particular letter.

!topic - Digits of Base $base

The style is to calculate the class-string for each number to the base, and then print
the two tables separately.

                         Digits           Divisibility
     un     unit,        purple           purple
     ur1    divisor      red              red
     ur2    ring 2       pink             shade of red.
     ur3    ring 3        ,,                 ,,
     wn     div A1
     an     div A2
     yn     div R2
     en     coprime
     wr     cp | A1
     ar     cp | A2
     yr     cp | R2
     er     totitive

For the coprimes, there is some sort of shading by grey, as follows.  We either do this
the hard way, or use f1103 to do the hard work.  This would entail constructing a vector
for the base, and then dotting it against successive rows of f1103.  It also means that
we would have to distribute f1103 to users.

    en, i=1    dark grey
    en, i=2    mid grey
    en, i>2    light grey

Since the intent is to evodently find the long periods vide the other ones that the GQR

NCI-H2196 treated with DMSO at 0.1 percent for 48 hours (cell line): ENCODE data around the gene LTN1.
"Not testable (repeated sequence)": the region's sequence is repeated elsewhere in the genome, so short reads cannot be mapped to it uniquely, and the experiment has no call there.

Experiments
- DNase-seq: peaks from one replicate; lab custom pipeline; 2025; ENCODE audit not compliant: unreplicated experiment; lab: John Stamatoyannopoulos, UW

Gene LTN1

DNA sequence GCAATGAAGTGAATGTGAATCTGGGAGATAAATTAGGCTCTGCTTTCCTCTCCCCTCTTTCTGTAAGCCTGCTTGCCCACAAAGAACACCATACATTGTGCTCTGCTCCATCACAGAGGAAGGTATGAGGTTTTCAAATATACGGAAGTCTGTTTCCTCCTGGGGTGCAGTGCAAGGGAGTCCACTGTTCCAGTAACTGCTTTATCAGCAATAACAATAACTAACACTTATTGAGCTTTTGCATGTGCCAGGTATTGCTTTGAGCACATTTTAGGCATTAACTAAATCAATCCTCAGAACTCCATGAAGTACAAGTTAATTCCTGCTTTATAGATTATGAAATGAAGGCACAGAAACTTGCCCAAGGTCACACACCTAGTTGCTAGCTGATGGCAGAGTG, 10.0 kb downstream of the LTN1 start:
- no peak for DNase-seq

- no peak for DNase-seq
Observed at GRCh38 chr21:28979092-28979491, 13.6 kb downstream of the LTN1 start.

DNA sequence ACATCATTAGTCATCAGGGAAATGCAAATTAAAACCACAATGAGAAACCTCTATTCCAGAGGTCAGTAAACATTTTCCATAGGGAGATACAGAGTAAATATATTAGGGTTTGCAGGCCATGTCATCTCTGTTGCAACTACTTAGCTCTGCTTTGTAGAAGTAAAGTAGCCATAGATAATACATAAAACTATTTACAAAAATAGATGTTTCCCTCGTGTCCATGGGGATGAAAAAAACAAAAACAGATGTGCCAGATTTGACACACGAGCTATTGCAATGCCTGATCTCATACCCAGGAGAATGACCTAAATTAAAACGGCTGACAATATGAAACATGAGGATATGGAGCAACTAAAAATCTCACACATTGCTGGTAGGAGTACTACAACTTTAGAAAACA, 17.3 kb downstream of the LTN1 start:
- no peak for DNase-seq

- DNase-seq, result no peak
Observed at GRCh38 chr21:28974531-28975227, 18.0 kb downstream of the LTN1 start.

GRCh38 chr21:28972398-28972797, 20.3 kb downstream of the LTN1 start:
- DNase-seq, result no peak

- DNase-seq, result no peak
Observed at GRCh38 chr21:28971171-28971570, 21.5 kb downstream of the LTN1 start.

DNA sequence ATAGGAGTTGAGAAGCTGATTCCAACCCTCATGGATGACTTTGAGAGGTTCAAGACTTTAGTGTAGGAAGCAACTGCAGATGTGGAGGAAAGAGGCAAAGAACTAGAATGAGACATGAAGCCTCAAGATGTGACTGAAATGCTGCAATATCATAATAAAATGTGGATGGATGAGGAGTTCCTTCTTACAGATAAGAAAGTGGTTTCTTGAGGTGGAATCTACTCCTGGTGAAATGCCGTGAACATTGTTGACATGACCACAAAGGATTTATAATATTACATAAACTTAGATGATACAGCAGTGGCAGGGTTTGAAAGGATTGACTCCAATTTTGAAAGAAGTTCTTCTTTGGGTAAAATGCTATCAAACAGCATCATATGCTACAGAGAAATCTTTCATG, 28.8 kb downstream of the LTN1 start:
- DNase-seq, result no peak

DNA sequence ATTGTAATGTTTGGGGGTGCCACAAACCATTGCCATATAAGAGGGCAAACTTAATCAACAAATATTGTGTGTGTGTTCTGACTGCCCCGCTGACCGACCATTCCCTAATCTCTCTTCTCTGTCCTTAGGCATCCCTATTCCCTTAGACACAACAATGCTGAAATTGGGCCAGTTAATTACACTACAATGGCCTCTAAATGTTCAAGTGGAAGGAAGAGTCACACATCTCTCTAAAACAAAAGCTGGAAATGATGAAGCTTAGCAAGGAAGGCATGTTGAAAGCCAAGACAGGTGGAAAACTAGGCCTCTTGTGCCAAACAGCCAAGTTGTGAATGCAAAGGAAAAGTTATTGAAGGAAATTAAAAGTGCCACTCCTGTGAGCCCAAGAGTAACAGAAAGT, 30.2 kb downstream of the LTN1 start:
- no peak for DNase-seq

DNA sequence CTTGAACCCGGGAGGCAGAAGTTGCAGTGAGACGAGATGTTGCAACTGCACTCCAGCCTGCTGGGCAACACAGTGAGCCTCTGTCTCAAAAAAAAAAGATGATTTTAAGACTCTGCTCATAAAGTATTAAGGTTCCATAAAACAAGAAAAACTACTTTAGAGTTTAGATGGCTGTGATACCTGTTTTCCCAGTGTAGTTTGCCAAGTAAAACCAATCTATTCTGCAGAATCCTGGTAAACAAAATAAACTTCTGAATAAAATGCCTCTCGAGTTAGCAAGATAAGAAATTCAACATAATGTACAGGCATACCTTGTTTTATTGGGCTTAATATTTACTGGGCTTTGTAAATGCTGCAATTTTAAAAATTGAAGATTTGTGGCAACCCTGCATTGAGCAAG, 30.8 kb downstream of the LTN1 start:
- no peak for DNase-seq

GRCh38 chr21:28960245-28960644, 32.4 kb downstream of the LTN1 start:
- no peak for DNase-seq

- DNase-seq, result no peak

finds, we could change i=2 into i | 2x

   select
      when i = 1 then dark-grey
      when 2x // i = 0 then mid-grey
      otherwise light-grey

!topic - Mežod of attack.

  Since we have to get the ring of the regular, and the coprime, the easiest way
  is to do successive GCD until 1 is the gcd

  eg     b = 120  n = 7168  gcd = 8  ring = 0
         b =   8  n =  896  gcd = 8  ring = 1
         b =   8  n =  112  gcd = 8  ring = 2
         b =   8  n =   14  gcd = 2  ring = 3
         b =   2  n =    7  gcd = 1  ring = 4

  r4

  Having found this, we then do